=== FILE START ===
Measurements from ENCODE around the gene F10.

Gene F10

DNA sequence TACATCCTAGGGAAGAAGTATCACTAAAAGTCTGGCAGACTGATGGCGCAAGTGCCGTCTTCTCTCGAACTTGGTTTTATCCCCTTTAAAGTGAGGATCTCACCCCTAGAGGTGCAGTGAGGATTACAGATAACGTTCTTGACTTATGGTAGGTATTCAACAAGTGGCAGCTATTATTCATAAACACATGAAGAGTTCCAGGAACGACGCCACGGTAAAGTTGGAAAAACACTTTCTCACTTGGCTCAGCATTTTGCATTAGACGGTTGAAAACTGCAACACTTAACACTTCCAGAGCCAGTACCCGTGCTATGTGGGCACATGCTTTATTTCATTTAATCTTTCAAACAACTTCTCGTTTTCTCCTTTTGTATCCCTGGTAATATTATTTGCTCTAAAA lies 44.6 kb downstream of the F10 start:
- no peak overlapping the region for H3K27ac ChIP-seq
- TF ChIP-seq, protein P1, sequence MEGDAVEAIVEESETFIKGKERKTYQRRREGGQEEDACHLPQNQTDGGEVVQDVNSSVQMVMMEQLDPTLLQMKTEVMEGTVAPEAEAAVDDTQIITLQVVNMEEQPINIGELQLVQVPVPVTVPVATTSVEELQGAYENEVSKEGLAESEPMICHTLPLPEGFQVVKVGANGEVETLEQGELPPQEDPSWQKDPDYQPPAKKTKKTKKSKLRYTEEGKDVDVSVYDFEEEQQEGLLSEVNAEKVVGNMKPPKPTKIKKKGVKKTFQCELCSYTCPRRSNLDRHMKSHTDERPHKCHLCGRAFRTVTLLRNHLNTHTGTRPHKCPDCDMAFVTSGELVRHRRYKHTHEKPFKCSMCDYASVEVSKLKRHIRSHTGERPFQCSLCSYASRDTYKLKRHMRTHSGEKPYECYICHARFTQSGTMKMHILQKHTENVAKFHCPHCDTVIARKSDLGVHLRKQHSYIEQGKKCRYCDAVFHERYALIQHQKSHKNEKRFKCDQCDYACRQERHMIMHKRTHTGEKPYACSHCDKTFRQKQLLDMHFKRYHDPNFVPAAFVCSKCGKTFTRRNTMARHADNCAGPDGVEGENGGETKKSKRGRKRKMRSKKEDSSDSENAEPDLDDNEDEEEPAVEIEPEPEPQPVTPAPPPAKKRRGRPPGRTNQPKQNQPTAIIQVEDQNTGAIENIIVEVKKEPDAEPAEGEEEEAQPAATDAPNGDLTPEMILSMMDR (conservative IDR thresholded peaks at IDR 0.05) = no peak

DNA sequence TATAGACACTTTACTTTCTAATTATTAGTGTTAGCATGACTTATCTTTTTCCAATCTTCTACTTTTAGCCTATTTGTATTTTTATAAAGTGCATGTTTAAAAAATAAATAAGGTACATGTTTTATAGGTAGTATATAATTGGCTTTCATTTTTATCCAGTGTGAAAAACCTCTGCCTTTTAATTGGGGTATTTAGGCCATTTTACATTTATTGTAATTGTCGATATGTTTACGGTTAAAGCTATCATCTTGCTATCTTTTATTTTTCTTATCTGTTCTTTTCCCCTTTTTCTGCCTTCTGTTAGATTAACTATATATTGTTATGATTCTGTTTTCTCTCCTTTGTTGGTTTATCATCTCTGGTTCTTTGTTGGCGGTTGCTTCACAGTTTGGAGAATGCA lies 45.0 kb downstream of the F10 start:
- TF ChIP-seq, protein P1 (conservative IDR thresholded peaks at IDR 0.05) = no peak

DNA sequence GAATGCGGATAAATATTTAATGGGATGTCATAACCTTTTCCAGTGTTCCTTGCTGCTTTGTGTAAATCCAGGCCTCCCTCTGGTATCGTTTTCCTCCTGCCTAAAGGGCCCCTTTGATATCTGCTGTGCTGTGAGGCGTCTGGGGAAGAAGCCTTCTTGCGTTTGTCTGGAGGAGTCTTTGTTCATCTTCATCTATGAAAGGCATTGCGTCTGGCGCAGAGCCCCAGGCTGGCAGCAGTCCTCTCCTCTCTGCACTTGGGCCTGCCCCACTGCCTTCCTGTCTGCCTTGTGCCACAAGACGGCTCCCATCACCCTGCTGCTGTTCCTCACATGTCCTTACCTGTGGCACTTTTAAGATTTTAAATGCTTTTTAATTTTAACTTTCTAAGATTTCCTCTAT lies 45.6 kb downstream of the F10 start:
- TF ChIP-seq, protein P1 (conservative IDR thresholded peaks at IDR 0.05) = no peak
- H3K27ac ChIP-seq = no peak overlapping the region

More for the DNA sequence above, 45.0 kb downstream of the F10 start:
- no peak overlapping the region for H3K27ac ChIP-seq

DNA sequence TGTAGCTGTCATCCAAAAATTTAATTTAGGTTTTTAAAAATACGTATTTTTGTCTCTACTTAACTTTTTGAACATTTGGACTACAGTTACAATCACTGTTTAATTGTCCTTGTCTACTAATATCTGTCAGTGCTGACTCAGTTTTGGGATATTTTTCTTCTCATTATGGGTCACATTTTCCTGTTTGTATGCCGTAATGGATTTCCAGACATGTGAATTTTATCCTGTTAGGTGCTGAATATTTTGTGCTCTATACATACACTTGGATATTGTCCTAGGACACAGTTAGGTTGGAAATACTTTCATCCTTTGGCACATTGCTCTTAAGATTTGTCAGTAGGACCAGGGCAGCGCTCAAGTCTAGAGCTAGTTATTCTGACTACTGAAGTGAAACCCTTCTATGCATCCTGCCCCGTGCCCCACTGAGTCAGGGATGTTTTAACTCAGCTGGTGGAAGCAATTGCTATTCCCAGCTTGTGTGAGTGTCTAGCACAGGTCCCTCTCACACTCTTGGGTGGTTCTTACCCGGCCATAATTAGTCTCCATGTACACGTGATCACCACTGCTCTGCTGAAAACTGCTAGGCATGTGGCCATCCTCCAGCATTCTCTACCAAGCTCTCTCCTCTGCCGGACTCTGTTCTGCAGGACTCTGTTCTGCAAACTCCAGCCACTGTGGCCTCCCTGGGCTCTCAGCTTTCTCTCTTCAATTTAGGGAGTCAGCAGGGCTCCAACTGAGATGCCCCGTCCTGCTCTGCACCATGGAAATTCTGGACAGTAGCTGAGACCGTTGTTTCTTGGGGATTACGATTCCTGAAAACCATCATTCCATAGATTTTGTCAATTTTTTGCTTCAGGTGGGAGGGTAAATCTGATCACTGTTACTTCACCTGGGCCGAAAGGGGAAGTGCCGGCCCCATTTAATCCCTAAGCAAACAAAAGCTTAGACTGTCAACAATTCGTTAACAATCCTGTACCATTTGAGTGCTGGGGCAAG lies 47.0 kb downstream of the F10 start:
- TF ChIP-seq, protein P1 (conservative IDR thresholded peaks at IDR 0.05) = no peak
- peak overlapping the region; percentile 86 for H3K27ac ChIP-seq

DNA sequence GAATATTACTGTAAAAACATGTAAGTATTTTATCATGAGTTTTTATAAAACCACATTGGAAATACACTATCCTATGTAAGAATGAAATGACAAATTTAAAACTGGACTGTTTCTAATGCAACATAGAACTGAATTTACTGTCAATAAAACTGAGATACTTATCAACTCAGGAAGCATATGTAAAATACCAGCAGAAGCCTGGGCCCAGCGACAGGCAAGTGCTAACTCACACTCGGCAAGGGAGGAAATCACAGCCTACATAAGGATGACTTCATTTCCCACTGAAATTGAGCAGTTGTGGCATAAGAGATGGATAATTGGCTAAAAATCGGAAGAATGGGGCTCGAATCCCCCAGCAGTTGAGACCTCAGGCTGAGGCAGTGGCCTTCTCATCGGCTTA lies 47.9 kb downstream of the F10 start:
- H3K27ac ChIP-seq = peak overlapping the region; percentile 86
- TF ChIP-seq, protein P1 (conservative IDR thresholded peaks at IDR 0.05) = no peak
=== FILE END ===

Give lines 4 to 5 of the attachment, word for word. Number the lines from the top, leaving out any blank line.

- no peak overlapping the region for H3K27ac ChIP-seq
- TF ChIP-seq, protein P1, sequence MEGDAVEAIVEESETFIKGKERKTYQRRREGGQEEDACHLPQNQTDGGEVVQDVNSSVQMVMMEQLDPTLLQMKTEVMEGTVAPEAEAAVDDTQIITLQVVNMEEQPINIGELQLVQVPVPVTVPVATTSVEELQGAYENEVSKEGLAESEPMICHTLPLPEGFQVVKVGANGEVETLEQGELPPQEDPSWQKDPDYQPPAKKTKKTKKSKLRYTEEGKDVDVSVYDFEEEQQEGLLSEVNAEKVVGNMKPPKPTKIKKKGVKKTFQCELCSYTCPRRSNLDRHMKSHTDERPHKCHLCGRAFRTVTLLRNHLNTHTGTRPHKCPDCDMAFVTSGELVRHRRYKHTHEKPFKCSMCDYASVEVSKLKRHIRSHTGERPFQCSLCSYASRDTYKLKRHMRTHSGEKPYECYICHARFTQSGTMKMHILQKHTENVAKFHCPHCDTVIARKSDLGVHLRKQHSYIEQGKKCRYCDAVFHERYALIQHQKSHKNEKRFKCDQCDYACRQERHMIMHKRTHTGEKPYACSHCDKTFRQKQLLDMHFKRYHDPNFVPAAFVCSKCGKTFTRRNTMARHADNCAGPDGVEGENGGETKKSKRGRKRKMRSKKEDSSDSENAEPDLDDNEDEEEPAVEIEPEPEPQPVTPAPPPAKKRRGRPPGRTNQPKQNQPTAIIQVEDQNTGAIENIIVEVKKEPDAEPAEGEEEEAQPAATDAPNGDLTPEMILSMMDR (conservative IDR thresholded peaks at IDR 0.05) = no peak